In 2006, while Salazar was in the Colorado Senate, he fought to get increased oil and gas leases in the Gulf Coast region, by sponsoring the Gulf of Mexico Energy Security Act of 2006.
Marian Wang writing at ProPublica May 4th noted that The New York Times in an article May 4 had cited several experts on the subject of the oil leak, and that "one of those was from a nonprofit group called the Gulf of Mexico Foundation":
"The sky is not falling," said Quenton R. Dokken, a marine biologist and the executive director of the Gulf of Mexico Foundation, a conservation group in Corpus Christi, Tex. "We’ve certainly stepped in a hole and we’re going to have to work ourselves out of it, but it isn’t the end of the Gulf of Mexico."
We have reached out to the Gulf of Mexico Foundation to ask about its ties to industry, but have yet to receive a response. We’ve also called Transocean for comment and are reaching out to the New York Times reporters who wrote the original piece citing the Foundation.
Update I: Quenton Dokken, executive director of the Gulf of Mexico Foundation, just got back to us. Dokken acknowledged his group’s ties to the oil and gas industry, saying that the industry has "never tried to dictate the direction of the Foundation or change the mission of the Foundation."
"We’ve always tried to work with every industry," Dokken told me. "Oil and gas is an industry that always steps up when we need money for educational products or habitat restoration projects. It steps up to plate and says, ‘How can we help?’"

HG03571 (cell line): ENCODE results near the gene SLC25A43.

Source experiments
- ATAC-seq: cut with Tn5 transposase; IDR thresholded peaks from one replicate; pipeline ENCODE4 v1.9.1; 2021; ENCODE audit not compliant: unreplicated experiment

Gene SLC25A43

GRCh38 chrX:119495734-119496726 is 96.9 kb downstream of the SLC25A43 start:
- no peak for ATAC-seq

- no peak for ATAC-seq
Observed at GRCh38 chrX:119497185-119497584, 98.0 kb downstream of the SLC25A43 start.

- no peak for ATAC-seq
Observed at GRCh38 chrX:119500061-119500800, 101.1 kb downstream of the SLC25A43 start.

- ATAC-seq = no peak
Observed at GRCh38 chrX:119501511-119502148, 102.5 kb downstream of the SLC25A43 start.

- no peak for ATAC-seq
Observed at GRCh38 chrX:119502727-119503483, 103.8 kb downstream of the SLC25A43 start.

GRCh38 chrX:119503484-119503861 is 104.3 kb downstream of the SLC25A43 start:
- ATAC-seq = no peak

According to Dokken, the Foundation has a budget of about $2 million. A quarter of its funding comes from private sector sources, including oil and gas companies. The other three quarters, he estimates, comes from federal and state government grants.
We were aware of GMF’s industry partnerships—and for what it’s worth, I believe they also have members from the agriculture and fishing industries, among others. As you’ll note from Dr. Dokken’s bio, the group also includes marine scientists.
You could certainly mount the argument that such co-mingling might influence his assessment of the oil slick and how bad it might get, but as I understand it, the bulk of GMF’s operating budget comes from federal and state grants, so that wasn’t my sense.
Of course, it’s probably always better to err on the side of full disclosure (ditto for Oceana, another group quoted in the article), but we operate within space constraints as well—and I believe we did link out to the various Web sites, so enterprising readers could peruse their boards and sponsors.
Update III: The NYTPicker, an anonymous group blog that watches coverage by The New York Times, had a post up this morning that pointed out the Gulf of Mexico Foundation’s ties to the oil industry. Their post also raised questions about other sources in the story. And a UC Davis professor, blogging at the Huffington Post, noted the ties at 2am this morning.
Update IV: The New York Times has now issued an editor’s note, saying the story "should have included more information about the organization." Read the full note here.